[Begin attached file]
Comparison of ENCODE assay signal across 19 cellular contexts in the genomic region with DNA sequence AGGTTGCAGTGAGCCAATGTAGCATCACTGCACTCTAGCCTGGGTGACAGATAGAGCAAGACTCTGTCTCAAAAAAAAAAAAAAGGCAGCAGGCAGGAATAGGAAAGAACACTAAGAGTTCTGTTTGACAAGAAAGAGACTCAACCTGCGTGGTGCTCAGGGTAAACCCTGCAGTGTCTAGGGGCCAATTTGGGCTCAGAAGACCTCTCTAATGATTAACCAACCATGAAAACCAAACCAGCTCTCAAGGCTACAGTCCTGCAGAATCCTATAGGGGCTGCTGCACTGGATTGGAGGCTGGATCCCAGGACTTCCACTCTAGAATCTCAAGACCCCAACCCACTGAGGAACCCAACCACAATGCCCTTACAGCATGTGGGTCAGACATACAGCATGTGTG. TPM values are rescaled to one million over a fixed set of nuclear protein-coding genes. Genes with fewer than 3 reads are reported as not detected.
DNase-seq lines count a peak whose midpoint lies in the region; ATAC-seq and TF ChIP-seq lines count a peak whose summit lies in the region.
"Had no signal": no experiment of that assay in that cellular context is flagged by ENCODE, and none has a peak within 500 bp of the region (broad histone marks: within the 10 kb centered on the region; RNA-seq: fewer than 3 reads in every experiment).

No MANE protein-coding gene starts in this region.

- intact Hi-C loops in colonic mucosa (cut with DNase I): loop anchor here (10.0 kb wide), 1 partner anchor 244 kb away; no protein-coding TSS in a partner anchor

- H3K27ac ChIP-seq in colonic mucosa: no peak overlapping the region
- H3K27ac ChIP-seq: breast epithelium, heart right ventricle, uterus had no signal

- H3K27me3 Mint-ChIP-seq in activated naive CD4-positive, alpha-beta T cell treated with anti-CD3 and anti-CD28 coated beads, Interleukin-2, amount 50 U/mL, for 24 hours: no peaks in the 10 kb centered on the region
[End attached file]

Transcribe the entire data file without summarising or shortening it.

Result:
Comparison of ENCODE assay signal across 19 cellular contexts in the genomic region with DNA sequence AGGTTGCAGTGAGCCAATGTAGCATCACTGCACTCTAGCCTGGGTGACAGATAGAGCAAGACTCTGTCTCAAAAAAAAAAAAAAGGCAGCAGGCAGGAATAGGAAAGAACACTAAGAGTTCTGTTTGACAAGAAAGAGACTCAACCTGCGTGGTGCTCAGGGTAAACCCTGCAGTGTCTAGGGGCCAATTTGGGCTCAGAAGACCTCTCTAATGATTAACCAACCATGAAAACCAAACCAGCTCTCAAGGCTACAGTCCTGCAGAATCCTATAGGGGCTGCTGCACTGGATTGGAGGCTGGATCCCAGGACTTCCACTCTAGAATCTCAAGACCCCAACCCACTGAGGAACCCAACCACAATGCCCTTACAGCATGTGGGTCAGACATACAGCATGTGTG. TPM values are rescaled to one million over a fixed set of nuclear protein-coding genes. Genes with fewer than 3 reads are reported as not detected.
DNase-seq lines count a peak whose midpoint lies in the region; ATAC-seq and TF ChIP-seq lines count a peak whose summit lies in the region.
"Had no signal": no experiment of that assay in that cellular context is flagged by ENCODE, and none has a peak within 500 bp of the region (broad histone marks: within the 10 kb centered on the region; RNA-seq: fewer than 3 reads in every experiment).

No MANE protein-coding gene starts in this region.

- intact Hi-C loops in colonic mucosa (cut with DNase I): loop anchor here (10.0 kb wide), 1 partner anchor 244 kb away; no protein-coding TSS in a partner anchor

- H3K27ac ChIP-seq in colonic mucosa: no peak overlapping the region
- H3K27ac ChIP-seq: breast epithelium, heart right ventricle, uterus had no signal

- H3K27me3 Mint-ChIP-seq in activated naive CD4-positive, alpha-beta T cell treated with anti-CD3 and anti-CD28 coated beads, Interleukin-2, amount 50 U/mL, for 24 hours: no peaks in the 10 kb centered on the region